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The Last Warner Woman

by

The Last Warner Woman Cover

 

Synopses & Reviews

Publisher Comments:

"Miller is a name to watch."—The Independent

"This is magical, lyrical, spellbinding writing."—Granta

Adamine Bustamante is born in one of Jamaica's last leper colonies. When Adamine grows up, she discovers she has the gift of "warning": the power to protect, inspire, and terrify. But when she is sent to live in England, her prophecies of impending disaster are met with a different kind of fear—people think she is insane and lock her away in a mental hospital.

Now an older woman, the spirited Adamine wants to tell her story. But she must wrestle for the truth with the mysterious "Mr. Writer Man," who has a tale of his own to share, one that will cast Adamine's life in an entirely new light. In a story about magic and migration, stories and storytelling, and the New and Old Worlds, we discover it is never one person who owns a story or has the right to tell it.

Born in Kingston, Jamaica, in 1978, Kei Miller is the author of The Same Earth, winner of the Una Marson Prize for Literature; and Fear of Stones, which was shortlisted for the Commonwealth Writers' Prize for Best First Book. His most recent poetry collection has been shortlisted for the Jonathan Llewellyn Rhys Prize, the Bocas Prize for Caribbean Literature, and the Scottish Book of the Year Award. In 2008 he was an International Writing Fellow at the University of Iowa. Miller currently divides his time between Jamaica and Scotland.

Review:

"Beautifully imaginative and structurally inventive, Miller's second novel (after The Same Earth) tells the story of Adamine Bustamante, an orphan raised in a leper colony in Spanish Town, Jamaica, whose gift of 'warning' leads her to join the Revivalist Church. When Adamine immigrates to England in search of a better life, she is locked up in a mental asylum for preaching her doomsday views. Years later, released from the institution, she meets 'Mr. Writer Man,' a young author interested in telling her story. Miller's narrative alternates between Adamine's first-person account, told in a colorful and soul-baring patois, and sections recounted, mostly in the third person, by Mr. Writer Man. The two viewpoints at times conflict in illuminating ways, but Mr. Writer Man's reflections on truth, history, and literature pale next to the plot's more immediate concerns: spirituality, violence against women, and migration, to name a few. Miller's talents as a storyteller come to the fore in the book's climactic final chapters, when previously withheld plot details are revealed, tying the book together. The challenge for the reader is to get through the opening chapters, whose leaps in time and shifts in point of view slow the story. But it's worth the effort." Publishers Weekly Copyright PWxyz, LLC. All rights reserved.

Synopsis:

The American debut of a Caribbean literary talent often compared to Orange Prize winner Andrea Levy and Alexander McCall Smith.

About the Author

Born in Kingston, Jamaica, in 1978, Kei Miller is the author of The Same Earth, winner of the Una Marson Prize for Literature, and Fear of Stones, which was shortlisted for the Commonwealth Writers Prize for Best First Book. His most recent poetry collection has been shortlisted for the Jonathan Llewelyn Rhys Prize, the Bocas Prize for Caribbean Literature, and the Scottish Book of the Year Award. In 2008, Miller was an International Writing Fellow at the University of Iowa. Miller currently divides his time between Jamaica and Scotland.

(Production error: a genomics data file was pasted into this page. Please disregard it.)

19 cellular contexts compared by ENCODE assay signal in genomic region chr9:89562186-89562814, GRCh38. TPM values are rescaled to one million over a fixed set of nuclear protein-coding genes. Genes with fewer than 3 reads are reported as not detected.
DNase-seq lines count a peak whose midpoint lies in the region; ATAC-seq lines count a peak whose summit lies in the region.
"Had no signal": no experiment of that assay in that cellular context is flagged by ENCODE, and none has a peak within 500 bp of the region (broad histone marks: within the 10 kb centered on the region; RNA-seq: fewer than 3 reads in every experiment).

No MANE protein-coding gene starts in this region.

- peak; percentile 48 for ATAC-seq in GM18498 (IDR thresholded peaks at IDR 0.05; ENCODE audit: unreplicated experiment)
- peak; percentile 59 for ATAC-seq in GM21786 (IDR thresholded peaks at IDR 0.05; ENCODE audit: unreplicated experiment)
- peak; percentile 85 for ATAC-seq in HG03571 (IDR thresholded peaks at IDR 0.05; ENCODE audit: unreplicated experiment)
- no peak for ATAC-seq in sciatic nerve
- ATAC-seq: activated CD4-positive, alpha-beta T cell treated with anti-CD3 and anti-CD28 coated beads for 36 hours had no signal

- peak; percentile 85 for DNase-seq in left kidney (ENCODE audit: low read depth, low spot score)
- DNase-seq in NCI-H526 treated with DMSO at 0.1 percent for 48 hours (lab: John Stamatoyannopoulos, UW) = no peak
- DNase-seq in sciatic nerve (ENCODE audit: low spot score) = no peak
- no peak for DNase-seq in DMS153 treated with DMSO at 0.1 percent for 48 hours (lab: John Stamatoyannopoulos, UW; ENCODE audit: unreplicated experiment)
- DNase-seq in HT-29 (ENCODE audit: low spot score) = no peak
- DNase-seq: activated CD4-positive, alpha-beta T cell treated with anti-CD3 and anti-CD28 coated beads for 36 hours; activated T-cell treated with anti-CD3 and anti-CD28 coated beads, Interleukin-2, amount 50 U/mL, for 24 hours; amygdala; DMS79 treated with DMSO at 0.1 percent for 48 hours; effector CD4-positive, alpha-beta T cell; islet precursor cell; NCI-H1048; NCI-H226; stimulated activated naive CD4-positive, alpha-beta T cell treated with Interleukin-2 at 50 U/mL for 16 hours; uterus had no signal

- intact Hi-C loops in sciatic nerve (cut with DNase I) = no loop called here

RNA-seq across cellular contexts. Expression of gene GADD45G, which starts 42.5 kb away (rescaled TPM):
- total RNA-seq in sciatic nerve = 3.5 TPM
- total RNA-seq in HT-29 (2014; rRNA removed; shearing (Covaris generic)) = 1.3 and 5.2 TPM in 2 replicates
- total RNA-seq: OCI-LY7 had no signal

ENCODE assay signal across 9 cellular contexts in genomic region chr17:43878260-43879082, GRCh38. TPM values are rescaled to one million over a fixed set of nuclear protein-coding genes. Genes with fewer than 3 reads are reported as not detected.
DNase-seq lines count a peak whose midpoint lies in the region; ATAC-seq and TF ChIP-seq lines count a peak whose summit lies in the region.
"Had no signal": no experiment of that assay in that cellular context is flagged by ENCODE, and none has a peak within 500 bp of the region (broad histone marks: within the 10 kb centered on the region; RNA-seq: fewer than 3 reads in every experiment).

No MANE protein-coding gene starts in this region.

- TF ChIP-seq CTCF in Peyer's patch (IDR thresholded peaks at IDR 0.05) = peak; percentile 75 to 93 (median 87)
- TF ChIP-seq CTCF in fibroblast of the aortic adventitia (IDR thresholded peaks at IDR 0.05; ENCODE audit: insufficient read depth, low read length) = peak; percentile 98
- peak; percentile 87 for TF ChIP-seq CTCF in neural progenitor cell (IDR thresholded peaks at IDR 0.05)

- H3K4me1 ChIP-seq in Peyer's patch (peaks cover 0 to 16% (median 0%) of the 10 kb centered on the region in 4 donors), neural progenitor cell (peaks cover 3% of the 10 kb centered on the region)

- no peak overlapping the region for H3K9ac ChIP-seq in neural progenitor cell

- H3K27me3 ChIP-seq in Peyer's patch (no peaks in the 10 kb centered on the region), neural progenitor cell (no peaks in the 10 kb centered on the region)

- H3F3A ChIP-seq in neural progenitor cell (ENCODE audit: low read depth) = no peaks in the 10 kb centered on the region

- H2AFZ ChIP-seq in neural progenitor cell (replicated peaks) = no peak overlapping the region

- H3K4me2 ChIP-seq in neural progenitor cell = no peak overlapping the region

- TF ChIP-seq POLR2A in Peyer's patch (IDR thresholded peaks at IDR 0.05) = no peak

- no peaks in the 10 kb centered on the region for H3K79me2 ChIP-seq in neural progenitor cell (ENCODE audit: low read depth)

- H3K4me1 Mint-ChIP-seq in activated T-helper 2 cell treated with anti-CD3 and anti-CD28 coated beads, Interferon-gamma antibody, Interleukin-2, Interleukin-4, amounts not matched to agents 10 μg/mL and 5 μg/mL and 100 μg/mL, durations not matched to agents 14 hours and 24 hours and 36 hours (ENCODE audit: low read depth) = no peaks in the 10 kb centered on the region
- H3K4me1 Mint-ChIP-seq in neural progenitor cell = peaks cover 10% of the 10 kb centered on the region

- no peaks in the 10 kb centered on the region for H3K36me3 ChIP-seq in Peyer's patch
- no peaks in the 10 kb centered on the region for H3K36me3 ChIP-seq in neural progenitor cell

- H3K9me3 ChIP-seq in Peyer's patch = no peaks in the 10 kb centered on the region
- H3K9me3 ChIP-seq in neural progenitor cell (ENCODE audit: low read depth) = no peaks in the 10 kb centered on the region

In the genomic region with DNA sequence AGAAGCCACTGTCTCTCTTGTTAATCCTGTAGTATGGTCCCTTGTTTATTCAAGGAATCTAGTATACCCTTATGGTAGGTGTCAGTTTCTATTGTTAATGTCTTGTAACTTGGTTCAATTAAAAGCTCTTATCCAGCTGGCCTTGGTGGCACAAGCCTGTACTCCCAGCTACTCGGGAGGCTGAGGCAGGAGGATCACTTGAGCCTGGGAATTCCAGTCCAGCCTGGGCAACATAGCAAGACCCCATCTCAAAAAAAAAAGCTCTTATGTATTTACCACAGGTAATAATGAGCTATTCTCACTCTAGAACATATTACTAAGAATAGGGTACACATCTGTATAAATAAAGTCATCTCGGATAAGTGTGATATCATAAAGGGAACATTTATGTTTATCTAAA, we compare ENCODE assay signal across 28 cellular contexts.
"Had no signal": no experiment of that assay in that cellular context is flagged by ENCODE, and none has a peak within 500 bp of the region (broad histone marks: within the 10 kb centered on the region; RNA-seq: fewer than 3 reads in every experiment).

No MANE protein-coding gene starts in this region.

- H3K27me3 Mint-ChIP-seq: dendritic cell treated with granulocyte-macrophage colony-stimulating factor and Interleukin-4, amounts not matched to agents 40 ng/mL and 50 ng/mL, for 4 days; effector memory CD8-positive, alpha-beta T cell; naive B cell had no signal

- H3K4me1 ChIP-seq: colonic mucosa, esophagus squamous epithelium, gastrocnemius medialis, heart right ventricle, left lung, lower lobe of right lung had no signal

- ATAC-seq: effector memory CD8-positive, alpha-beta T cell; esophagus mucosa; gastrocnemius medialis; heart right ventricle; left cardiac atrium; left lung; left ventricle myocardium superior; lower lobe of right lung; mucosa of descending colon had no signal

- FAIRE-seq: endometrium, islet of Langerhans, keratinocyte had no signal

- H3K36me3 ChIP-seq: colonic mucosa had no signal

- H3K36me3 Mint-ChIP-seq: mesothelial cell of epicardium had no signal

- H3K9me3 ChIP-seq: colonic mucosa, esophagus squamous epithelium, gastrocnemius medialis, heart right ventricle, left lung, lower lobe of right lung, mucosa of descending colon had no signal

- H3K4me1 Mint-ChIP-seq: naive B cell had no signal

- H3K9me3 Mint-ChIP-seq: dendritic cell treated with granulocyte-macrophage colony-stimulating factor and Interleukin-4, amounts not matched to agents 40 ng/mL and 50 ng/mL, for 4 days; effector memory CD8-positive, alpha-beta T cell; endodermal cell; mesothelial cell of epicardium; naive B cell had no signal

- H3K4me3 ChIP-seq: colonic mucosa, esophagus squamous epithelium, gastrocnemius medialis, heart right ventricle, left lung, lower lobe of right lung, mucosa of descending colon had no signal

Product Details

ISBN:
9781566892957
Author:
Miller, Kei
Publisher:
Coffee House Press
Subject:
Literary
Subject:
Literature-A to Z
Edition Description:
Trade Paper
Publication Date:
20120331
Binding:
TRADE PAPER
Language:
English
Pages:
256
Dimensions:
8.25 x 5.5 in

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Related Subjects

Fiction and Poetry » Literature » A to Z

The Last Warner Woman Sale Trade Paper
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$7.98 In Stock
Product details 256 pages Coffee House Press - English 9781566892957 Reviews:
"Publishers Weekly Review" by , "Beautifully imaginative and structurally inventive, Miller's second novel (after The Same Earth) tells the story of Adamine Bustamante, an orphan raised in a leper colony in Spanish Town, Jamaica, whose gift of 'warning' leads her to join the Revivalist Church. When Adamine immigrates to England in search of a better life, she is locked up in a mental asylum for preaching her doomsday views. Years later, released from the institution, she meets 'Mr. Writer Man,' a young author interested in telling her story. Miller's narrative alternates between Adamine's first-person account, told in a colorful and soul-baring patois, and sections recounted, mostly in the third person, by Mr. Writer Man. The two viewpoints at times conflict in illuminating ways, but Mr. Writer Man's reflections on truth, history, and literature pale next to the plot's more immediate concerns: spirituality, violence against women, and migration, to name a few. Miller's talents as a storyteller come to the fore in the book's climactic final chapters, when previously withheld plot details are revealed, tying the book together. The challenge for the reader is to get through the opening chapters, whose leaps in time and shifts in point of view slow the story. But it's worth the effort." Publishers Weekly Copyright PWxyz, LLC. All rights reserved.
"Synopsis" by ,
The American debut of a Caribbean literary talent often compared to Orange Prize winner Andrea Levy and Alexander McCall Smith.
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